The Party’s Over  Well,despite how much you’d like the hot needle massage to continue,eventually your tattooist announces that your tattoo is finished, just when you were getting into the Zen of the whole thing. Finally you get up and look at your finished tattoo in the mirror. Don’t be surprised if your skin is red and a little puffy. Lymph fluid and blood may bead up, ever so slightly. The colors often look darker and have more contrast at this early stage than when the tattoo is completely healed. The reddish swelling of the skin is one contributor to that darker effect. Also, the epidermis is full of ink as well, but we know that eventually the epidermis layer will be replaced with a new clear one, just as before. As you look in the mirror, though, what you see is pretty much your new tattoo and how it will look for many years to come. If you’ve done your homework and you’ve picked your design, body location, and artist well, then you’re likely not looking at just any tattoo, but the perfect one—for you. No matter the size of your tattoo, you have joined the tribe as fully as it can be joined. Welcome and well done.

Commonly Asked Questions

 How long will it take  As a general guideline, time estimates per (average) body part are as follows:

  • Full back piece: 40-80 hours 
  • Full-Sleeves: 25-50 hours
  • Half-Sleeve: 12-25 hours
  • Quarter-Sleeve: 6-12 hours
  • Full ribs/chest:: 25-35 hours
  • Full chest: 20-25 hours
  • Lower leg/calf: 10-15 hours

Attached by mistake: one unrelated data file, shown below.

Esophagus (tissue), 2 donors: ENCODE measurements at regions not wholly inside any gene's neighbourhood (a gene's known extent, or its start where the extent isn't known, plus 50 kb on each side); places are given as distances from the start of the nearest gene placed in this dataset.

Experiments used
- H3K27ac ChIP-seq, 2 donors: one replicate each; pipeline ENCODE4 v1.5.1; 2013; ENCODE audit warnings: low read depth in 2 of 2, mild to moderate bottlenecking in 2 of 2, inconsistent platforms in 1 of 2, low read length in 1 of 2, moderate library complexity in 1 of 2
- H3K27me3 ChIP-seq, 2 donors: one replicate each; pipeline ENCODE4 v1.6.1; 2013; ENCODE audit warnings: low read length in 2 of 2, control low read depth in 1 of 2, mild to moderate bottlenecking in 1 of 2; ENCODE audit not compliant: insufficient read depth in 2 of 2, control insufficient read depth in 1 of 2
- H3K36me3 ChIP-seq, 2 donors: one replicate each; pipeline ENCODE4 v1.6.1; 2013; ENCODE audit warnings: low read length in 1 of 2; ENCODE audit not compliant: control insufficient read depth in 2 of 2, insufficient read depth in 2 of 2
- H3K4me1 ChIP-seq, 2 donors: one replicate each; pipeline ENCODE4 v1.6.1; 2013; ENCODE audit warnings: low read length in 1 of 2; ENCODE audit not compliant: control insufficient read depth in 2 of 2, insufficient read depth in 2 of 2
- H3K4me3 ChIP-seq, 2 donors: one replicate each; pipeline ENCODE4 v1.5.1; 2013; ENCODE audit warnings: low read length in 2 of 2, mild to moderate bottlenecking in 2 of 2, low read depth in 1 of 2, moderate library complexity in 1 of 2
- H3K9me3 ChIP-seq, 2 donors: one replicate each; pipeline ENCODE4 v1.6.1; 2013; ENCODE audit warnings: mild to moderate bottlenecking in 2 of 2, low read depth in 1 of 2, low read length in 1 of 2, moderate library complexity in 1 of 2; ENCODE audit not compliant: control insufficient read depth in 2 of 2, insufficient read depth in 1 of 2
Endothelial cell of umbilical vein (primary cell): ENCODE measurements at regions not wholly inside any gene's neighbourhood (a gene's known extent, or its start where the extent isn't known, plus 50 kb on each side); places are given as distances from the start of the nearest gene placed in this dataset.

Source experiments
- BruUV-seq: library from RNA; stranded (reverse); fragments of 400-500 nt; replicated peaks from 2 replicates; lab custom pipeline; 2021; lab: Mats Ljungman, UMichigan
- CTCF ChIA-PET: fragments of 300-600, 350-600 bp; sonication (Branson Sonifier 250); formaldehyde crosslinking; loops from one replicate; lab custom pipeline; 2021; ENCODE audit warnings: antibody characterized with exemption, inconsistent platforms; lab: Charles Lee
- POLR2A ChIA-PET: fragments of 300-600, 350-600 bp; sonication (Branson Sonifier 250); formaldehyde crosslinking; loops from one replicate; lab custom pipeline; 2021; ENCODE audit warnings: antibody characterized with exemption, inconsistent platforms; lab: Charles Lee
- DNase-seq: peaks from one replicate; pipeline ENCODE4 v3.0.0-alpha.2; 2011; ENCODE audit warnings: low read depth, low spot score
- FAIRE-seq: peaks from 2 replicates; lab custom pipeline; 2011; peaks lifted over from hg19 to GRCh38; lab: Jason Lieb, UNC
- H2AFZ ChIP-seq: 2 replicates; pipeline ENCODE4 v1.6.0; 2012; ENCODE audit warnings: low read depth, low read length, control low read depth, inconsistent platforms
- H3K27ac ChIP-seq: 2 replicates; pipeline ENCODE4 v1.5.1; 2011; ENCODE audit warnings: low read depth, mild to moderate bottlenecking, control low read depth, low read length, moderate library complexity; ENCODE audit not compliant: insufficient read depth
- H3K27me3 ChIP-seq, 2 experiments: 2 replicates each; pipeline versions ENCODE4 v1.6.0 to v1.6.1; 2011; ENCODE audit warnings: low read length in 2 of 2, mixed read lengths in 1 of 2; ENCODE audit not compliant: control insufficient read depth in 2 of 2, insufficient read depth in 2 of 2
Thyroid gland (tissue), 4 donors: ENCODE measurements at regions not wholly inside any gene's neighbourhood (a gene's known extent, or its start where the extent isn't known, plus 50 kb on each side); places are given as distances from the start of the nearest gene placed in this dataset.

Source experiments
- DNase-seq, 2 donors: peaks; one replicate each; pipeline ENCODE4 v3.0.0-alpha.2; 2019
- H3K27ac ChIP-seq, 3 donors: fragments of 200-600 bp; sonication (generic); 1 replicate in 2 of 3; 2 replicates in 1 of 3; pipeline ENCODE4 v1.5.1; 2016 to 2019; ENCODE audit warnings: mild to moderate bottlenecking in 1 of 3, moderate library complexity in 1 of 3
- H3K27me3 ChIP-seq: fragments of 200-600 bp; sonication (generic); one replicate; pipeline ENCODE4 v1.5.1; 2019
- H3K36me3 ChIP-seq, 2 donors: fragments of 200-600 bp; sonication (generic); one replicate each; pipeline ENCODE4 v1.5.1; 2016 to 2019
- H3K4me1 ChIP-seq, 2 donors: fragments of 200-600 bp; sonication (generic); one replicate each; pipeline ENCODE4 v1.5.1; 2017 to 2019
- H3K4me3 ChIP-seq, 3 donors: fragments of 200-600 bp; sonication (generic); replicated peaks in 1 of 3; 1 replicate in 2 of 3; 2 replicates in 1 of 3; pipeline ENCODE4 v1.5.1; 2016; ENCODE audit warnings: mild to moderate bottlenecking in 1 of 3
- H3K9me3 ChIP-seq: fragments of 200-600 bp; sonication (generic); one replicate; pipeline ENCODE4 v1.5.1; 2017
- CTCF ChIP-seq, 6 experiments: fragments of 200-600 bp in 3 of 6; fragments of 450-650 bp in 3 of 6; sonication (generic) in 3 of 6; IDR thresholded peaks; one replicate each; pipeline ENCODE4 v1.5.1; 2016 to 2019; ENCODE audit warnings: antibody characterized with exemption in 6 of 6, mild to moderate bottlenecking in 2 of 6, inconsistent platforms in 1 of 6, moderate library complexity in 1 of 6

(avg cost is appx $100 per hour{this does not mean that the clock starts when the work is begun and an artist may get into a groove and work for 3 hours only charging you for two})   Of course, it is nearly impossible to say with certainty how long a specific project will take – it depends on many variables from the type and complexity of the design chosen, whether the work is in color or black and grey only, the physical size of the client and how well the client can sit for appointments.  By the Piece.   For smaller pieces that can be completed in under a few hours,  you get a ‘quote’ for finishing the entire piece. Obviously to accurately price a Tattoo, it is necessary to see the design you want, whether or not it needs to be modified and to discuss the style, size, color and placement on your body. Some designs are simple and straightforward -- and obviously others can be more complex and time consuming. It all depends. Custom Work.   Larger projects – especially those that will require more than one sitting, are usually priced at an hourly rate. The hourly rate varies from a minimum of $50 to up to $200 per hour or more depending on the artist.   The cost of a project is related to the time it takes to complete and includes four main factors: color vs. black & gray vs. heavy black Tattooing; body type/area; whether the piece is new or covers a previous Tattoo/re-works a Tattoo/is a cover-up; and size of the project. Can you tattoo this?  Other than “flash” work (“flash” is sheets of already-designed Tattoos that typically hang on the wall in most Tattoo Studios) that may be incorporated into a design or reproduction of other source material (such as a band logo or military emblem, etc.) in a Tattoo, reputable Tattoo Artists respect the original design elements of another Tattoo Artist’s custom-designed work. If you have a photo of a Tattoo that you like, that can be the inspiration and starting point for creating a custom-design for you, but generally a Tattoo Artist will not want to reproduce an exact copy of it for you.  As the popularity of Tattooing has increased, more and more people have sought out Tattoo Artists to create unique and original Tattoos for them. Often times a lot of work, research and planning has gone into the process of creation by both the Tattoo Artist and the client – and of course many photographs are published these days in Tattoo magazines and on the Internet showing off their amazing work. But getting a Tattoo that was originally created for someone else is almost always a bad idea. A Tattoo that others can spot as having been stolen or ripped-off may lead the wearer to embarrassment at such a discovery. And while you might think no one else has seen the picture that you brought in to be copied that you clipped out of some magazine – you might be unpleasantly surprised someday when someone unexpectedly calls you out on it.  Unfinished work  The first question is why the Tattoo is unfinished.  Poor Work. If the reason your Tattoo is unfinished is because the Tattoo Artist you went to did obviously poor work and you don’t have confidence in their completing your project, I can fix it – no problem.  Other Work. If you have a piece that you started by a reputable, good Tattoo Artist, but is unfinished for other reasons, an evaluation needs to be made. Working on another Tattoo Artist’s Tattoo project brings forth the introduction of industry politics and can lead to a touchy situation. If the Tattoo Artist is still Tattooing and has a respectable reputation, then courtesy in the Tattoo industry usually dictates that you should first try to personally seek permission and/or inform the Tattoo Artist of your intentions. They will eventually learn of the situation. If that presents an uncomfortable situation, I would, of course be happy to discuss with you what I can do to help, but each case must be dealt with on an individual basis. Is it going to hurt? Of course it will! What you really want to know is HOW MUCH does it hurt. Well, not nearly as much as some people would like you to believe. That said – pain thresholds vary from person to person – everyone handles it differently. Also, the amount of pain involved can vary greatly depending on the part of the body that is being Tattooed. Generally, the places that hurt more than usual include those parts of the body with a high concentration of nerve endings (hands, feet), erogenous zones like inner thigh or areas right over a bone like the ankle or the top of the foot. All in all, there is only one way to find out – GET TATTOOED! (And I'm willing to bet it won’t be as bad as you imagined it would be!). And hey – if you do it long enough, I can virtually GUARANTEE YOU there is some part on your body where it's going to FEEL REAL GOOD. CAN MY OLD TATTOO BE COMPLETELY COVERED BY A NEW TATTOO? Is it a SOLID BLACK Tribal? If not, you probably can.  Some Tattoo Artists might just tell you no or discourage you saying it’s a bad idea rather than undertake the work. BUT, a clever and talented Tattoo Artist maybe able to do something AMAZING. Of course, it is absolutely necessary to see the work that you want covered-up – so if this is your situation, give me a ring to see what the possibilities are. ** NOTE: Depending on the work you're trying to cover-up – even a solid black Tattoo, you might benefit from first having your Tattoo "lightened" with laser treatments. Lasers are not completely effective in removing all Tattoos and rarely are able to restore skin to a completely unblemished state -- but they can be extraordinarily helpful in lightening a dark Tattoo so that an impossible-to-detect cover-up is possible.